Greta’s tired tropes made unsalvageable by impressive performances

Two women cook in a kitchen and one holds a spoon up to the other's mouth.
Widow Movie LLC/Courtesy

Related Posts

Grade: 2.0/5.0

“Greta” is the story of an obsessive woman, a motherless do-gooder and a general misunderstanding of how real people actually operate.

To start, “Greta” opens on the dreaded subway, the harbinger of main character Frances’ (Chloë Grace Moretz) doom. The film’s premise centers around Frances finding and returning a bag she finds on the subway which, given most public transit commuters’ dispositions, already creates a mountainous demand from the viewers to suspend their disbelief. The film wastes little time getting into the thick of it, but much of the action feels like a general checklist, never revealing anything of consequence. While the film dives right into the story, it still renders itself forgettable from the get-go.

There is a notable absence of substance in the film, likely a result of cutting crucial corners in story development. The film attempts mysterious evasiveness, but falls short, landing more in the realm of vague carelessness. And just when the film’s cagey behavior around giving any exposition becomes too much to bear, seemingly superfluous characters arrive to serve up a too-neat platter of too-in-your face clarification.

In critical moments, the film works to create drama and intrigue — but instead undermines any suspense that it attempts to set up through rash and abrupt plot turns. A lack of unique identity plagues the film, casting a dense air of disbelief on much of its own motivation. Nothing feels authentic or believable, and every line feels like something you’ve heard a thousand times before.

At every turn the film reveals an inability to speak for itself, even as it becomes haltingly obvious that it has nothing interesting to say.

“Greta” banks on contrived and dated conventions surrounding how women behave, and in the few moments it tries to defy those standards, it backs itself into a drab and insipid corner of clichés. As the source of the endearing and (almost) unconditional friendship Frances strikes up with Greta, we find Frances’ inability to overcome her own mother’s death. Never mind that little to nothing is revealed about Greta that would provide fodder for any kind of motivation behind her malevolent antics.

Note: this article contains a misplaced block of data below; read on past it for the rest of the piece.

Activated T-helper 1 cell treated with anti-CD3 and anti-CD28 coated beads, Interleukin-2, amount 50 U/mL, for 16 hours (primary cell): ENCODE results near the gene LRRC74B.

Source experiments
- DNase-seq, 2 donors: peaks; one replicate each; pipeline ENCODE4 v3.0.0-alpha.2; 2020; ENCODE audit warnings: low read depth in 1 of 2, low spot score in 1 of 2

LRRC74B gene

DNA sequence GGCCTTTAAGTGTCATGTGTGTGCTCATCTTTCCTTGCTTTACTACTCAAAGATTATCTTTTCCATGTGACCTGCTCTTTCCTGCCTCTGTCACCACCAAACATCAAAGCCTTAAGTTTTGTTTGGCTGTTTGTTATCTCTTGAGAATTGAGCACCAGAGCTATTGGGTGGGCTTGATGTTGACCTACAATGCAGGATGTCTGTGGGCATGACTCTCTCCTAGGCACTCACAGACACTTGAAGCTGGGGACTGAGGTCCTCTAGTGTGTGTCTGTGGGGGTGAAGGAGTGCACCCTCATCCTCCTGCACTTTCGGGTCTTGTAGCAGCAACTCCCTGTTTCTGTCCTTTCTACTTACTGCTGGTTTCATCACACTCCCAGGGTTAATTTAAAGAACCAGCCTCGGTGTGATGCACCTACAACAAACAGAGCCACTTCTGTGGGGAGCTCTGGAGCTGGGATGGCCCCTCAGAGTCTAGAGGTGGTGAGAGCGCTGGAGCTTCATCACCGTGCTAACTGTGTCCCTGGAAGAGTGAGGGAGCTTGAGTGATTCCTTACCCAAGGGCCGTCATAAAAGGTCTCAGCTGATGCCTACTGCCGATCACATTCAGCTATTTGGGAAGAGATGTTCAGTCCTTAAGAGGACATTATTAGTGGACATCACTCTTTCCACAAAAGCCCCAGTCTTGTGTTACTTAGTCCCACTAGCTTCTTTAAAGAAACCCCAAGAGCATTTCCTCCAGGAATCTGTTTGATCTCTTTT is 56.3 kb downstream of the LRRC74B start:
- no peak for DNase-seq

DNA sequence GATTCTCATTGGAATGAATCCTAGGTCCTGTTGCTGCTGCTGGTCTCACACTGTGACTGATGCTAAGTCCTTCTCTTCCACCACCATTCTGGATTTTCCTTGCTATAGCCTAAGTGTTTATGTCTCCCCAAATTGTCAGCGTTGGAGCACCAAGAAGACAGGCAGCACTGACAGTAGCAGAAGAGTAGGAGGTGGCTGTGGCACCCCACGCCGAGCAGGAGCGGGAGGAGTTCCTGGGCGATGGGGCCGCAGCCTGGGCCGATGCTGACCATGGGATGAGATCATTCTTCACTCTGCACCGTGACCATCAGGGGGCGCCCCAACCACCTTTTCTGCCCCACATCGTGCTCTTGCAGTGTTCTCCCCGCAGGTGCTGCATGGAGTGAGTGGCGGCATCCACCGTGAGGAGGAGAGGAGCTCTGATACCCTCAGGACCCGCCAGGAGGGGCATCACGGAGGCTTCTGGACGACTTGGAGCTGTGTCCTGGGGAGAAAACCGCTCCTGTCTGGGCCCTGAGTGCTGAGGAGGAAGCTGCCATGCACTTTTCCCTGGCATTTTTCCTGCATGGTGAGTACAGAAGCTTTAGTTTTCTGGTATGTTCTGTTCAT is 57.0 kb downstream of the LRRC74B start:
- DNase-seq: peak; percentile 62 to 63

Most of the problems with the film lie not within its performances, but in its characters. Given the premise, the fact that the cast is almost exclusively female offers a lot of potential. Yet, every woman becomes relegated to stock character tropes: Frances’ goody-two-shoes newcomer, Erica’s (Maika Monroe) bratty, entitled best friend and Greta’s (Isabelle Huppert) insidiously friendly, lonely old woman. It is within the actors that the film finds its redemption, but their performances can only take the film so far.

One saving grace, within the entire hour and 38 minutes of the film’s runtime, is found in Huppert’s eerie take on the obsessive mother. Huppert’s entry in the world of onscreen horrific mothers would have been interesting if not for practically everything else about the film. Huppert brings intricate moments of detail to the character — a series of paradoxes caged in a small unassuming threat. She is charismatic and a terror, gentle and ruthless. Huppert’s obsessive madwoman is a treat that far exceeds the film. But, her seasoned grace isn’t enough to cure the drivel that rots this film from the inside out.

As the film descends into madness and absurdity it, at the very least, seems to acknowledge how ridiculous it is. Its tension becomes campier by the minute. More than once moviegoers rallied at the absurdity of it all with comical exasperation. And its resolution, one of the few moments we see “Greta” use the traps it sets up, is so inconceivable that it makes you kind of hope for a sequel. Had the film only leaned into its sillier constructs, perhaps there would be more to celebrate.

“Greta” is currently playing at Landmark’s California Theatre.

Contact Areyon Jolivette at [email protected].